Thank you, Dorothy!


    • Hi Ellen,

      I actually used something similar to this when I was invited to talk to an English class at Prescott High in Prescott, AZ about my epic novel, “The Atlanteans.”

      Rather than talking about my own book, which I had already gifted to the school library, I decided to teach the class Michael Crichton’s card method by dissecting the first book in the Harry Potter series. I thought this would be a story they were all familiar with, in that it had been shown on television multiple times.

      I began by asking the students: “What happened to Harry Potter?

      It was very interactive, as I wrote what the students offered (printing large letters so everyone in the class could read it) on several large and long pieces of paper. Then I taped each suggestion onto the board.

      After about 25 suggestions, and with no one else having anything to offer, I told them that this was the “plot” of the story — first this happens, and then this happens, and then this happens to our main character, etc.

      Then I asked the students what came first . . . as I would take that piece of paper from one side of a white board, to another, now putting the cards in a specific order, one underneath the last.

      It was interesting how the students argued about the order of events.

      Finally, I just said that it did not matter in their case for they could tell a story many different ways — as long they remembered to plot the story out on cards first. They really got it.

      Good luck to you!


  25. I LOVE my index cards. I’m a good writer, but my storytelling was always kind of…meh. Then I started using index cards to organize my stories. GENIUS! When my kids came along and I couldn’t leave my story laying around for them to rearrange, I moved on to sticky notes—one scene per note. I put them up on the wall behind my door, where I could stare at them for long periods of time and rearrange at will.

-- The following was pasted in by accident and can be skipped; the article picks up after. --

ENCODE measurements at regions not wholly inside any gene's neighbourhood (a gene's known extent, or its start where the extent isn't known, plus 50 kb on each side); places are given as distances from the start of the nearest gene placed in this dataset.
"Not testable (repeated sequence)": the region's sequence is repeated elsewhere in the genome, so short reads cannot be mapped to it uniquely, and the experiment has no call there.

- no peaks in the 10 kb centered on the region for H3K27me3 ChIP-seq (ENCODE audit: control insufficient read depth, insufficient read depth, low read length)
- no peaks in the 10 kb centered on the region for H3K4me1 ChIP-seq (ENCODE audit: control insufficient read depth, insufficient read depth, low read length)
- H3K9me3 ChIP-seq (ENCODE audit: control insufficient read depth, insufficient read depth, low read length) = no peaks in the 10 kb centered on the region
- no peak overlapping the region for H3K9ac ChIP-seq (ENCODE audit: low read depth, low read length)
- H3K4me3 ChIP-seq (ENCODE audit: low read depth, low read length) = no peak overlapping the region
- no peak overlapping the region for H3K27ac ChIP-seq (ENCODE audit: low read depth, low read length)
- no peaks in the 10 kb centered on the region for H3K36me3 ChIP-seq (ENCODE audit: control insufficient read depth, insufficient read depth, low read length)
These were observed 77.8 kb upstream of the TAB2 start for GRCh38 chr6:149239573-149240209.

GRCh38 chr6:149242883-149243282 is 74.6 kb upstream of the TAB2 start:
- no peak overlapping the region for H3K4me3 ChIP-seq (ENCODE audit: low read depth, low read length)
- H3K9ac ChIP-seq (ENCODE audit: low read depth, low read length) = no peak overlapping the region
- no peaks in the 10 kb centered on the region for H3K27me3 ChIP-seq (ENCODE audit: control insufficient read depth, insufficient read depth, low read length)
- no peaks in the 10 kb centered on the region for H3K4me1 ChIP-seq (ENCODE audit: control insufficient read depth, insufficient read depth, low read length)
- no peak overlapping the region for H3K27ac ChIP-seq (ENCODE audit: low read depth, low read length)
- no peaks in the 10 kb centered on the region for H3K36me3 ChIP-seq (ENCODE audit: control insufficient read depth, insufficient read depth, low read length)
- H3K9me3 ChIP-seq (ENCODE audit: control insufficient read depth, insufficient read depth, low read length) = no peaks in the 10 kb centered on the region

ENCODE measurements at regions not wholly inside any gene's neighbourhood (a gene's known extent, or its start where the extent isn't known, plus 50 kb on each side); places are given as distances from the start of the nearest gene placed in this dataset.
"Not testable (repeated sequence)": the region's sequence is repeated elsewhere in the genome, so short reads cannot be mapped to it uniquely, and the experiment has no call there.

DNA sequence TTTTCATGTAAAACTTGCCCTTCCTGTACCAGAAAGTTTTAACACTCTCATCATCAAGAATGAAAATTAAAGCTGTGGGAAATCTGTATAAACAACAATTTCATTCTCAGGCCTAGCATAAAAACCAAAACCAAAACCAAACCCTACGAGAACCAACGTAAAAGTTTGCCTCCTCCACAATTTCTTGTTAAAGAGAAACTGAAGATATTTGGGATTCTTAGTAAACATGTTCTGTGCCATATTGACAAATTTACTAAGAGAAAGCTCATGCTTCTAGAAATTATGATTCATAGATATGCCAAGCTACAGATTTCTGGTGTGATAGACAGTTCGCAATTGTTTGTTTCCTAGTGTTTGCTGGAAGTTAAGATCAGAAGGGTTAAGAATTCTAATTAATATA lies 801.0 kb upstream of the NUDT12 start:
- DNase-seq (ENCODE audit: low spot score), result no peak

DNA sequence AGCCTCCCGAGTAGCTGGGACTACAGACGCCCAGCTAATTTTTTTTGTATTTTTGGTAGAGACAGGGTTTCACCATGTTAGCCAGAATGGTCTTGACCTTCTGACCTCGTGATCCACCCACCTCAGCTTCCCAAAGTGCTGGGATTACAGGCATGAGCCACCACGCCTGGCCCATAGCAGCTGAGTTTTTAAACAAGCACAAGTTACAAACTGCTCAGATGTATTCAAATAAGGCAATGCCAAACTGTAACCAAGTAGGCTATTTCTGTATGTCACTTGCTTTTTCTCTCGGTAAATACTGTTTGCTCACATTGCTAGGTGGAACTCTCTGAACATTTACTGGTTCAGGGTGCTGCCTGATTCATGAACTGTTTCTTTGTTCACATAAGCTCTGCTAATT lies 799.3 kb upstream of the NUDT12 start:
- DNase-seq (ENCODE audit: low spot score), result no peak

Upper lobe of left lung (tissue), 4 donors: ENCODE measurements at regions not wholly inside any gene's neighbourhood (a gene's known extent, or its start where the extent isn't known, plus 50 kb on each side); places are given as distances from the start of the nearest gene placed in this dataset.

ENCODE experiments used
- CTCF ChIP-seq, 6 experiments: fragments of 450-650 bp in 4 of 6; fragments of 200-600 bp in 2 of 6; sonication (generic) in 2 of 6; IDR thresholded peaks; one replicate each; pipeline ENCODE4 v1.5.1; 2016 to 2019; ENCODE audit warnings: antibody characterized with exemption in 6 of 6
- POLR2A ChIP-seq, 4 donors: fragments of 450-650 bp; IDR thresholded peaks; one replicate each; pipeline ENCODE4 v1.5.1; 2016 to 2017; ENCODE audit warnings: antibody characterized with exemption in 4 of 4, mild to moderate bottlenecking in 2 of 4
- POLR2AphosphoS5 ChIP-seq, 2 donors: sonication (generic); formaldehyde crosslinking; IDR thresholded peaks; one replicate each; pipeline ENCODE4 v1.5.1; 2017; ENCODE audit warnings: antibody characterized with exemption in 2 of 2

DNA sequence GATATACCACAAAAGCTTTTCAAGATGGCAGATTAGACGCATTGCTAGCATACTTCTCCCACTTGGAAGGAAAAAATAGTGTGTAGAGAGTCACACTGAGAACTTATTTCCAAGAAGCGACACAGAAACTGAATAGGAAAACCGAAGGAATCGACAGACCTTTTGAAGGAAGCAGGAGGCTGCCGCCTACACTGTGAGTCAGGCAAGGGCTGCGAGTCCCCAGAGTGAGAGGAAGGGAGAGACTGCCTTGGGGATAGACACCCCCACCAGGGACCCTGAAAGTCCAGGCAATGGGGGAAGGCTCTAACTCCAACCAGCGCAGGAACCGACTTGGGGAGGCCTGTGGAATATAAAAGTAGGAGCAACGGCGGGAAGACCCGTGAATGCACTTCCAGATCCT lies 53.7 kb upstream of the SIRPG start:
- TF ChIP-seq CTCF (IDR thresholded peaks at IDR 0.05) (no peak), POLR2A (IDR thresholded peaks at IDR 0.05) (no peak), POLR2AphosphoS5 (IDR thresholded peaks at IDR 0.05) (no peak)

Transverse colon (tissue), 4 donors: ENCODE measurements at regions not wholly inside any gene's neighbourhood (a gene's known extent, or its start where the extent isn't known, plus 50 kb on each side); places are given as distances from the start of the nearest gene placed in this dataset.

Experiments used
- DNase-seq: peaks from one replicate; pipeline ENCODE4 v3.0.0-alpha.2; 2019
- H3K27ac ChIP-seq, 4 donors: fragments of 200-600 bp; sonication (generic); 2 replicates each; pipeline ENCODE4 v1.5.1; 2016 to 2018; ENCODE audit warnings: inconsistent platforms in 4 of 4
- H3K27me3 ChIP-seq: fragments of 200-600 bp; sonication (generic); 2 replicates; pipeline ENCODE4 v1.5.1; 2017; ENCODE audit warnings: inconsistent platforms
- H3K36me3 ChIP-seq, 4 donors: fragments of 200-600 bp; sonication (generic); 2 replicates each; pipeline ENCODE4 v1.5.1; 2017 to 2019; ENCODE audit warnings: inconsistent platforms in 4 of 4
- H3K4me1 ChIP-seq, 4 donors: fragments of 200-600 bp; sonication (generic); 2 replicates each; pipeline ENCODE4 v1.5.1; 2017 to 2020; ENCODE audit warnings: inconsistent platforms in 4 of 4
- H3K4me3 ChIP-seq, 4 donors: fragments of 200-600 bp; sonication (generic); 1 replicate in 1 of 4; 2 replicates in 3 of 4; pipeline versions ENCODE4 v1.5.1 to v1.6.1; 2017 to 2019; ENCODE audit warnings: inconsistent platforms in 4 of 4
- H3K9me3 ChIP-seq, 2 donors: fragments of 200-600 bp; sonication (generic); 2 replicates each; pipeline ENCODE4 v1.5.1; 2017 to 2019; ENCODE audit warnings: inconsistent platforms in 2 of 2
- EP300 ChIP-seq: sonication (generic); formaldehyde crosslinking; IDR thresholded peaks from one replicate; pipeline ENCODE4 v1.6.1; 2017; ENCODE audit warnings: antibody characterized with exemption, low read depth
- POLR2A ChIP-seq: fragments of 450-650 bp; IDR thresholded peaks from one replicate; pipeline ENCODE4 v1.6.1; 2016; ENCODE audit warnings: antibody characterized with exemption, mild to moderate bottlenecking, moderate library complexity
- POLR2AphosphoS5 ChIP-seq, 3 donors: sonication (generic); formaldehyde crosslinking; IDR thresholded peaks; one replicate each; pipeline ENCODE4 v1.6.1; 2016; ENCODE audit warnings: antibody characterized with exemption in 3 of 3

I also love this line: “writing is 90% thinking and 10% getting your story onto the page.” People who don’t write don’t get this, but it’s so true. My husband and I are contemplating a move in the future, and I’ve already put in a request for an office with a view, since I spend so much time staring out the window. Thanks for being here today, Dottie!

    • Hi Becca,

      First let me thank you for inviting me to your writing blog. What a smart group of writers you have coming to your site.

      My students have enjoyed using your, and Angela’s, book “Emotional Thesaurus.” Just yesterday I told my class about the other two books in your series and, hopefully, they will be ordering them soon.

      I did check locally, and Yavapai College has all three of your books. Our downtown library — one of the first Carnegie libraries in the west, with a new $3,000,000.00 addition — is putting in an order today for your trilogy through Ingram.

      I too enjoy using post-it notes, and I love your behind the door idea. Very clever of you!

      It reminds me of an episode from PBS’s Blechley Circle. One of the female World War II code breakers — trying to solve the mystery of who a serial killer is written about in the local paper — keeps all her notes and patterns to solve the crime . . . on the back of an oval dressing-table mirror that she rotate around when she is alone.

      Thank you again, Becca.


  26. Amy Vastine says:

    Great idea. I tend to write things on any scrap of paper I can find when the ideas start flowing. I should invest in some index cards to stay better organized!